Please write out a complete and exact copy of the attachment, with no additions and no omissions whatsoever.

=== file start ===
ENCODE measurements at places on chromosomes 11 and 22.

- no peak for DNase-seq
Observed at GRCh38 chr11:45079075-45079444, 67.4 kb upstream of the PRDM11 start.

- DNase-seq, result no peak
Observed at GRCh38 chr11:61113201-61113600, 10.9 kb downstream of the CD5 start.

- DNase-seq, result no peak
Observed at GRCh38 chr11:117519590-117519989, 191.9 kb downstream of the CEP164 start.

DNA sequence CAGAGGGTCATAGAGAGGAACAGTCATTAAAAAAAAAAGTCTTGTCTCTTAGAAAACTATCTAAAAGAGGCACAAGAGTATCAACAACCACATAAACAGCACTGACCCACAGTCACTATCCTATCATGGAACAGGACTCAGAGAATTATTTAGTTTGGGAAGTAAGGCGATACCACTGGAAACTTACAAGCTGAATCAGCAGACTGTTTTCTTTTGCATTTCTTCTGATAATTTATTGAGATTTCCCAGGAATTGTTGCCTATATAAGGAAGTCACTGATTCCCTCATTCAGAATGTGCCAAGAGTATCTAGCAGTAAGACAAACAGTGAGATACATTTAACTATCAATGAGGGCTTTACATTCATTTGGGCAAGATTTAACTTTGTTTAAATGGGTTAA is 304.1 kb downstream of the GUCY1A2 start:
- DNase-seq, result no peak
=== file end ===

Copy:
ENCODE measurements at places on chromosomes 11 and 22.

- no peak for DNase-seq
Observed at GRCh38 chr11:45079075-45079444, 67.4 kb upstream of the PRDM11 start.

- DNase-seq, result no peak
Observed at GRCh38 chr11:61113201-61113600, 10.9 kb downstream of the CD5 start.

- DNase-seq, result no peak
Observed at GRCh38 chr11:117519590-117519989, 191.9 kb downstream of the CEP164 start.

DNA sequence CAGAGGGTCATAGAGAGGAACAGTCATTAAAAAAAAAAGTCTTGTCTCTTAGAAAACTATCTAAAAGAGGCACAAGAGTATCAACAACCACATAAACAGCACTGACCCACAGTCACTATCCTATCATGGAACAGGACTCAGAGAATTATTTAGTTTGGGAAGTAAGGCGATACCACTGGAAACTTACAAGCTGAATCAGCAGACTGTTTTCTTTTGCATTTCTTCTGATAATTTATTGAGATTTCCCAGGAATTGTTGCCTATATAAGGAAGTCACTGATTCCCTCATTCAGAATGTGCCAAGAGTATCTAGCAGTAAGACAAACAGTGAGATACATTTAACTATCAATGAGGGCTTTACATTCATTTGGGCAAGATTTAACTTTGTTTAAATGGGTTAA is 304.1 kb downstream of the GUCY1A2 start:
- DNase-seq, result no peak